On one hand, there is nothing new about this. Environmental harms, and harms of all sorts, have disproportionate impacts on people, communities, and regions with preexisting vulnerabilities. Earthquakes, fires, floods, and drought do not themselves discriminate. But structural wealth insulates people from the ill effects of natural disasters and helps them to recover more quickly. As Mike Davis and John Mcphee have documented, albeit in distinct tones, wealth also constructs the very path of nature’s disasters, steering them away from privilege to the extent possible. Malibu’s ritzy canyon dwellers benefitted from fire suppression, and Pasadena’s craftsmen-style homes from the lassoing of the Los Angeles River, while L.A.’s population as a whole lost public spaces and healthy riparian areas. Climate change has made the unnatural inequalities of natural disasters more visible and acute, but the landscape of injustice preceded sky-rocketing greenhouse gas emissions. Laws, including environmental laws, sometimes shaped that unjust landscape, and at others did little to counter the unequal distribution of environmental and economic benefits.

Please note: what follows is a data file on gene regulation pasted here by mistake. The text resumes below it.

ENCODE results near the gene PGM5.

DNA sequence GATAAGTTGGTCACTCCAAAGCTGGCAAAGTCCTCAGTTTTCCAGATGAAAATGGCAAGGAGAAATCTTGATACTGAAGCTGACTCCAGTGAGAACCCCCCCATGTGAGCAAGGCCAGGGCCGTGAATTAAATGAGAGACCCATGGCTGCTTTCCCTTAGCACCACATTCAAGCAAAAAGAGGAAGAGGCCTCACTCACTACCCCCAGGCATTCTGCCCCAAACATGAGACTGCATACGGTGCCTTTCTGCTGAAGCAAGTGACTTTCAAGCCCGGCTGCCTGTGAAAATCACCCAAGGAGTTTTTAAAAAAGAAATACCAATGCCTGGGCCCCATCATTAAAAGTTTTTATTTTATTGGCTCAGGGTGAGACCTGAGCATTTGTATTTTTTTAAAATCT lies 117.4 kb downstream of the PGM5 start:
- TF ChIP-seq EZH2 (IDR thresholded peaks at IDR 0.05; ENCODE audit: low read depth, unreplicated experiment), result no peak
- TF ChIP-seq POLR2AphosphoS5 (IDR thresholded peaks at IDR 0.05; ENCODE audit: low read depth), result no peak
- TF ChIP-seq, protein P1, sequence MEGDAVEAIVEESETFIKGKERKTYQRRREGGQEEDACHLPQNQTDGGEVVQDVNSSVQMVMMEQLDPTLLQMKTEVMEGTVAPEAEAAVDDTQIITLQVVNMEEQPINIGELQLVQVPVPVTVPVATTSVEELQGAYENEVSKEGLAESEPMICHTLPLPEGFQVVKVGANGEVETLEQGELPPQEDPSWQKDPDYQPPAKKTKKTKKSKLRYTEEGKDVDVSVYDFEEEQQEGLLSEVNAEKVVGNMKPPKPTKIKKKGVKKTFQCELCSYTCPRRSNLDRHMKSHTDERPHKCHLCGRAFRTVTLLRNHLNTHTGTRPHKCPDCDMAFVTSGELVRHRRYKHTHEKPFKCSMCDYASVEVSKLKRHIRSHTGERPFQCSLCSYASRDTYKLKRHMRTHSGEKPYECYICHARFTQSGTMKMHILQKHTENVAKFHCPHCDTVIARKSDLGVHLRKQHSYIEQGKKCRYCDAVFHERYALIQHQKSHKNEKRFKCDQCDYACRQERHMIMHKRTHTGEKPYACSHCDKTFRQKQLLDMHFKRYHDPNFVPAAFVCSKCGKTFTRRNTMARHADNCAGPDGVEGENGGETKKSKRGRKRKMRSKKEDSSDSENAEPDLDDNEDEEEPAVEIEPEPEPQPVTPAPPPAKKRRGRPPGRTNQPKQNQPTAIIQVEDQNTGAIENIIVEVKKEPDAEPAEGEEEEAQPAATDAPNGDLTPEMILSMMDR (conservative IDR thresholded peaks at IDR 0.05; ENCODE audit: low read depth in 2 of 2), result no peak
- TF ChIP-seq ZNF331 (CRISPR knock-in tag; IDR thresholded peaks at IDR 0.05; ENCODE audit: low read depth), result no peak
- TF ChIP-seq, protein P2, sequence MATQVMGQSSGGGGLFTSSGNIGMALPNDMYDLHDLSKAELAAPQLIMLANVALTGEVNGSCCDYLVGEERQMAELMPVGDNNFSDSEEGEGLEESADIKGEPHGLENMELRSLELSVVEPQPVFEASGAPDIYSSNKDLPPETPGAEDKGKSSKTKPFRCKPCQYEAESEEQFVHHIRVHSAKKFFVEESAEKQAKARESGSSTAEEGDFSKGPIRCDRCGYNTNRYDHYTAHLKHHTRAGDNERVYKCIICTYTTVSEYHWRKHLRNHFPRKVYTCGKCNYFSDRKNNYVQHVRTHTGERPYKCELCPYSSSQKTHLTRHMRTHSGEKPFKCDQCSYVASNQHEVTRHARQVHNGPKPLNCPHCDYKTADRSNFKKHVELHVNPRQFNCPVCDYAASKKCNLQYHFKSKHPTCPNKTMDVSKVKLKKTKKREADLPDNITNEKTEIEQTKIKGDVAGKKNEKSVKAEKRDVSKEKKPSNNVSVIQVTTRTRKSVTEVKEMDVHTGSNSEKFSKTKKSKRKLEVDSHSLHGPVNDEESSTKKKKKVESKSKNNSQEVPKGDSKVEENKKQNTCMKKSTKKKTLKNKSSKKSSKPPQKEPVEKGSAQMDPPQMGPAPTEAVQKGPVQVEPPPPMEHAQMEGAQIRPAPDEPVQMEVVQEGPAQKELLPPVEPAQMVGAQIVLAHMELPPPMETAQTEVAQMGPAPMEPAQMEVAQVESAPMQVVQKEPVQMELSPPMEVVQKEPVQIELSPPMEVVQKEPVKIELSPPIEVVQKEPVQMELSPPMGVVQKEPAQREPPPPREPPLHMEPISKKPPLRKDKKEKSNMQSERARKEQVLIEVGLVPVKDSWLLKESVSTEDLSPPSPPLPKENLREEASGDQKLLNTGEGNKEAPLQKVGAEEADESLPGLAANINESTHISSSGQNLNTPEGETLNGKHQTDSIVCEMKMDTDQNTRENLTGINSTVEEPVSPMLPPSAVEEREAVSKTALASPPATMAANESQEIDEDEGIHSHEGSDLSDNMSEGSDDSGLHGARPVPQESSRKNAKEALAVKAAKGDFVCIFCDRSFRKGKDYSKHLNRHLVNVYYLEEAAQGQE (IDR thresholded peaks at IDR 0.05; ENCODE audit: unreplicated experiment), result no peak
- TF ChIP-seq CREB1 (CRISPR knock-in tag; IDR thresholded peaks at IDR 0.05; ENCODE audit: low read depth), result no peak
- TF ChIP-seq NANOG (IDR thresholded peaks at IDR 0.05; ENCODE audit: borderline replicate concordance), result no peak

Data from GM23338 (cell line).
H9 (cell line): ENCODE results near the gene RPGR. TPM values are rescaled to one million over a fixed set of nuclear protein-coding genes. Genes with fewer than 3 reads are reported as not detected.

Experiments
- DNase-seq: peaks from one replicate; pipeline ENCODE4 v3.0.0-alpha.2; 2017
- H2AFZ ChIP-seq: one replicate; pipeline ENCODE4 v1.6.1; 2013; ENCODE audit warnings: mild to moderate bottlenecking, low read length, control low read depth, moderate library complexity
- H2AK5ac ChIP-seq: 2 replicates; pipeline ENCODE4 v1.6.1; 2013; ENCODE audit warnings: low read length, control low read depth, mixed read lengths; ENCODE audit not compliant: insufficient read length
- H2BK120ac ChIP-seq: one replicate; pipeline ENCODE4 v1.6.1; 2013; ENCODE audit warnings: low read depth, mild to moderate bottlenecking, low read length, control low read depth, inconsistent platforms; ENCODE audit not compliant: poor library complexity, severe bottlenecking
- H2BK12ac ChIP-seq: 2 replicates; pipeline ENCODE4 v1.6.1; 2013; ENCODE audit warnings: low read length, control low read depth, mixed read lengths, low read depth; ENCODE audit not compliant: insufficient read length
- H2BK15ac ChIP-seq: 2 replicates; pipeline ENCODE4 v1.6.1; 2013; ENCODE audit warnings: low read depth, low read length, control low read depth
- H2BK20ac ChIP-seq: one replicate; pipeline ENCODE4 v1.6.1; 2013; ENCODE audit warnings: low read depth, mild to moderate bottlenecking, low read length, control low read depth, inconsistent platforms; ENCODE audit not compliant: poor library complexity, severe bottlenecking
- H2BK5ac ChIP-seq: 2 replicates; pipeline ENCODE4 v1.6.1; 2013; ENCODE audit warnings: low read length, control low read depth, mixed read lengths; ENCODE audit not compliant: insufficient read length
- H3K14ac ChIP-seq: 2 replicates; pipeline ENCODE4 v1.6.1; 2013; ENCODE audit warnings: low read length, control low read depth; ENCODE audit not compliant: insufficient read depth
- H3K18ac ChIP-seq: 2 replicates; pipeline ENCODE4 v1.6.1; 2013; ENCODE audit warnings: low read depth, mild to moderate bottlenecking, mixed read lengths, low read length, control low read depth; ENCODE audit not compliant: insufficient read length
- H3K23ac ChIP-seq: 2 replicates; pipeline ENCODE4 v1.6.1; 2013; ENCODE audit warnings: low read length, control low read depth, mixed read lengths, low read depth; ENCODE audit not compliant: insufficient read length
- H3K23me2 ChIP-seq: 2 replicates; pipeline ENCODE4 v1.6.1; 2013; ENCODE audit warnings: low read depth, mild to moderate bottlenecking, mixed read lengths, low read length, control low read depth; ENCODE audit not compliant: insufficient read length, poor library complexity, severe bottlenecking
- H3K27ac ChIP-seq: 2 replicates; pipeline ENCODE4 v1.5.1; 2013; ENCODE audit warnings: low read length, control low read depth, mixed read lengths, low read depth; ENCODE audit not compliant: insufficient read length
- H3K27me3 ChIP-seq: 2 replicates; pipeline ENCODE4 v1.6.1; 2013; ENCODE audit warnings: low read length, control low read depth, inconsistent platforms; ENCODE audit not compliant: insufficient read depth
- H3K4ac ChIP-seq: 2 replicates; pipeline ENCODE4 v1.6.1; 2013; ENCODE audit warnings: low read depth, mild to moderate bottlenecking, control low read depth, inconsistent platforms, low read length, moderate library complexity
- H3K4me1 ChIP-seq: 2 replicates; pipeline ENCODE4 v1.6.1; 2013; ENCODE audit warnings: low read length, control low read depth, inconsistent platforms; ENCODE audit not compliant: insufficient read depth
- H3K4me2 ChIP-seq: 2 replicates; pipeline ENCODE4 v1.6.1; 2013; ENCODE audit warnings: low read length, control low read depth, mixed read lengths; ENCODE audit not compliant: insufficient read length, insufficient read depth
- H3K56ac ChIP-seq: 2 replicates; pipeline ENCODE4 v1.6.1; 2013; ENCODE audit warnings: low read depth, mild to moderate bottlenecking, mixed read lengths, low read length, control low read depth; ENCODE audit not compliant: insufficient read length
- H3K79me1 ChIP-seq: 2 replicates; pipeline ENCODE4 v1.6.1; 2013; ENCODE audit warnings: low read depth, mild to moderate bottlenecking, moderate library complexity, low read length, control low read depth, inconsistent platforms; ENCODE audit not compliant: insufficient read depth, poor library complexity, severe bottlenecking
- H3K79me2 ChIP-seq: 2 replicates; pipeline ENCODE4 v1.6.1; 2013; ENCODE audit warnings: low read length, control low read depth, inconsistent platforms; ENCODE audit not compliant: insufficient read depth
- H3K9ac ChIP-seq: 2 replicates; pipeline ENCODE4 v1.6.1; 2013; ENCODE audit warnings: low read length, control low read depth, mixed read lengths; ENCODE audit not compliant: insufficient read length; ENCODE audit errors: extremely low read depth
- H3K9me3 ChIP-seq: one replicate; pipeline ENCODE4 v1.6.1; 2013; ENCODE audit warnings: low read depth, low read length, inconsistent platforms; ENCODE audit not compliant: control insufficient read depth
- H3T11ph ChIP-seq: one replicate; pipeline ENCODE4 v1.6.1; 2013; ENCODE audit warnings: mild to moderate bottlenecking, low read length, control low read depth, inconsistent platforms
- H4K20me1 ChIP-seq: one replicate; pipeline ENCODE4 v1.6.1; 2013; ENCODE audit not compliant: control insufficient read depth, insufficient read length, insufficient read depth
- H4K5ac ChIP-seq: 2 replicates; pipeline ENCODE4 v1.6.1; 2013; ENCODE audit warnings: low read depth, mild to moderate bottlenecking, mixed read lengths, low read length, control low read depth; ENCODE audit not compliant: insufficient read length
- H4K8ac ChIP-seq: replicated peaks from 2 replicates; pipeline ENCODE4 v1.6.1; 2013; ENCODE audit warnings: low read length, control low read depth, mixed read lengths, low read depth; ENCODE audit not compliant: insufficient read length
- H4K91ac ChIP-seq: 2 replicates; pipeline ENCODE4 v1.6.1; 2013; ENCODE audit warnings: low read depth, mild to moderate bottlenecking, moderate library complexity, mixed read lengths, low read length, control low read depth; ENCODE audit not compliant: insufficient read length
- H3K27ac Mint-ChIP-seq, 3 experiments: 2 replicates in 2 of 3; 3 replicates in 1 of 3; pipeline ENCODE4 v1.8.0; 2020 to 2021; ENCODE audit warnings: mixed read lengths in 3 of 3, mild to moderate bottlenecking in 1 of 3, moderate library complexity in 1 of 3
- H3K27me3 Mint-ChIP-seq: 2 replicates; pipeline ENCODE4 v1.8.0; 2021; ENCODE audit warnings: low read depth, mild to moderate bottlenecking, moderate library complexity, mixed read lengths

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International Investment Arbitration in Critical Focus

David Schneiderman – 

How might we come to better understand the complex, multilevel, and interdependent world in which we live? This is a particular challenge for international and global legal scholars whose methods of analysis typically are confined to empirically observable legal phenomena in the form of international conventions, treaties, custom, and the like. In this post, I propose bringing international legal studies into conversation with a particular branch of international political economy (IPE), one that brings both an interdisciplinary and a critical edge to the global study of law.